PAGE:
But Wilkinson also saw that his appointment offered an opportunity—to both fix broken functions, such as HR, and create new ones, such as quality assurance, that could improve his region’s performance. He developed a plan of action that would involve laying off the top two tiers of managers—about 20 people—and asking them to reapply for their jobs. “You want the elements of your vision to take shape before you start,” Wilkinson explains. “In my case, I was redefining the role of the regional office as a true service center, and managers got the message.”

Most executives know what their next project or promotion will be well before the day it starts, but too few take advantage of their insider status and the time beforehand to prepare well. That is an opportunity lost.

Your next assignment is your next chance to create results—for your organization and for your career. A smart investment of time and effort up front can make the difference between simply getting by and truly excelling, between a dead-end move and a stepping-stone to bigger and better things.

A key factor in your transition will be knowledge—not only substantive information about the project or field, but an understanding of how others inside and outside the organization have tackled similar assignments, what challenges and opportunities lie ahead, and what resources are available and how you can mobilize them to overcome obstacles. Combining insights from our ongoing study of how knowledge is best captured and shared, our experience with consulting and executive search clients, and interviews with successful leaders across different types of enterprises, this article identifies three practical steps for building your knowledge capital to excel in new roles throughout your career. We call them phase zero, learning tour, and affinity groups.

Wilkinson used all three to implement his plan, reinterviewing staff members and translating his network of former peers—the national directors—into a source of feedback. This enabled him to upgrade the HR leadership, add a director of quality, and rapidly fill open positions. Let’s look at each step in detail.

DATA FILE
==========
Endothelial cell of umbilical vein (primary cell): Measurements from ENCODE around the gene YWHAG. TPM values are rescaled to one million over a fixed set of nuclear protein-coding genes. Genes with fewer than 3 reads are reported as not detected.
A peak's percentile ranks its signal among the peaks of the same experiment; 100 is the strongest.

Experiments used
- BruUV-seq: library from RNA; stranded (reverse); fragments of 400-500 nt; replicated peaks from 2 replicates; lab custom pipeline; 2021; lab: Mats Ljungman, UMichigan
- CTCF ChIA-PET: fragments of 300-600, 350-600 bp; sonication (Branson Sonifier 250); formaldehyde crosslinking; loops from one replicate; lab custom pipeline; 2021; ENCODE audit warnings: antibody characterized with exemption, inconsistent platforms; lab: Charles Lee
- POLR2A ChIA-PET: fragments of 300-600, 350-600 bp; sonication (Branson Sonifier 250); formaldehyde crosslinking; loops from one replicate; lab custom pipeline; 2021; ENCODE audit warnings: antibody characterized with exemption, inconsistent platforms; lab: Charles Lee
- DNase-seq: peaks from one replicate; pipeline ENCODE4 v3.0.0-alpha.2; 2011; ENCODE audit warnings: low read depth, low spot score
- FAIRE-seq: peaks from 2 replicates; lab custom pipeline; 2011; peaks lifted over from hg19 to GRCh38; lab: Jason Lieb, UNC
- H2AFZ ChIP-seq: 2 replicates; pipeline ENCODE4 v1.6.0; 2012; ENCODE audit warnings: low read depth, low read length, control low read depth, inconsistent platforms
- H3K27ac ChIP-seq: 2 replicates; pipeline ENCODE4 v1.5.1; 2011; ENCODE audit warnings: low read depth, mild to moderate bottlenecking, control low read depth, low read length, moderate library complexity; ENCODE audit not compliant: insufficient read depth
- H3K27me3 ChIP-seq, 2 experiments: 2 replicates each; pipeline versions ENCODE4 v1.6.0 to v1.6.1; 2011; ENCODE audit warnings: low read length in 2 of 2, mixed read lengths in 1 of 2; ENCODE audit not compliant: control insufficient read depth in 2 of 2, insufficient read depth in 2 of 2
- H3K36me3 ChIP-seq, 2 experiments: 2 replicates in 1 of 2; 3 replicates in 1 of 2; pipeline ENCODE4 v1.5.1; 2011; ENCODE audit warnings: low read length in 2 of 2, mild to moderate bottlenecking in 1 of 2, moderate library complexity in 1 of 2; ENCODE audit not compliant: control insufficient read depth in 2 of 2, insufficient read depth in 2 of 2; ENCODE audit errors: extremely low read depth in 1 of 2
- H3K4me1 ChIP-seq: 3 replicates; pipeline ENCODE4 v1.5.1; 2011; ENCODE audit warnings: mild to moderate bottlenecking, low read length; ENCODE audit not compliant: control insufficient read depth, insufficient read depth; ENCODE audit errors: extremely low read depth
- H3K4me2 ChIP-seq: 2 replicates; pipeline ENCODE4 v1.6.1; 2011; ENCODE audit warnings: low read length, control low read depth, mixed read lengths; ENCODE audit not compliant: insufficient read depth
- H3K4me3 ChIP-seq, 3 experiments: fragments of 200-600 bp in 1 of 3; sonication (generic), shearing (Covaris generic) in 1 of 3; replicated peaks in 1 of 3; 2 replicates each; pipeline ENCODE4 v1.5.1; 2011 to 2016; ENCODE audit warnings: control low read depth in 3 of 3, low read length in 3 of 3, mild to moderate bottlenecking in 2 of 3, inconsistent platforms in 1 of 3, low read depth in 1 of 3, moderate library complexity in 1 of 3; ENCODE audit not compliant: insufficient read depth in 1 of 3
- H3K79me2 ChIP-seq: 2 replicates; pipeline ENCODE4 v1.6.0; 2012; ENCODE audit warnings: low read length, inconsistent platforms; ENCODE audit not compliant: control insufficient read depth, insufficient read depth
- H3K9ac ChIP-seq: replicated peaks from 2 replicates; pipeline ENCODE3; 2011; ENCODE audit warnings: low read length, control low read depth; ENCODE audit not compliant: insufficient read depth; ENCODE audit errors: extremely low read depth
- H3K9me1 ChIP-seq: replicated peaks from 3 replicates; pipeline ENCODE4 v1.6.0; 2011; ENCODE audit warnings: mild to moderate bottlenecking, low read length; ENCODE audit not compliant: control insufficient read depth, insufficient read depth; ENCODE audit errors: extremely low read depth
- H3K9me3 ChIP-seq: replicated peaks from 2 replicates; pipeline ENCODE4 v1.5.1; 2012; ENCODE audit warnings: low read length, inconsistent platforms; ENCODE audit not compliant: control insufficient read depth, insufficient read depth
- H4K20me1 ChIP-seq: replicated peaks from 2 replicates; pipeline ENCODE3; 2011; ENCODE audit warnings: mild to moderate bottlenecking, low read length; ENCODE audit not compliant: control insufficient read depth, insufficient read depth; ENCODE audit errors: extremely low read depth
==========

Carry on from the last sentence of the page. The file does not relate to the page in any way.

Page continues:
Phase Zero

This is a chance to use your insider advantage to become familiar with a new unit’s people and performance and to discern the opportunities and challenges of your assignment—before it begins or is even announced. In the weeks leading up to the assignment, carve out and hold sacred at least 30 minutes a day to prepare. You may find ways to increase effectiveness, reduce costs, or even reassess a business model. In phase zero you can identify problems and develop a hypothesis for how to solve them—as Wilkinson did in southern Africa. And your solutions can be tested and adjusted as you move into your new role.

Among the likeliest places to look for objective data in this step are company documents—such as performance reviews and reports on services and operations—and feedback from customers and suppliers. For qualitative input, turn to colleagues who have supervised the role, interacted with it, or previously filled a similar role. Push to understand the story behind the story—for example, ask “What challenges might I encounter that aren’t apparent from the description of the assignment?” Finding these people and getting the information you need, without fanfare, will help you understand expectations and possibilities, think through a plan of action, and prepare personally for the transition.

Consider the experience of Todd Hoddick, who in early 2011 became vice president of the North American entertainment division of Barco, a global visual solutions company based in Belgium, in January 2011. Having joined the firm in 2008 as vice president of digital cinema in North America, Hoddick had developed a strong reputation for building a profitable single-business unit. In 2010 he was approached for the new position, which would add rental and staging, digital signage, home cinema, image processing, and corporate audiovisuals to his plate.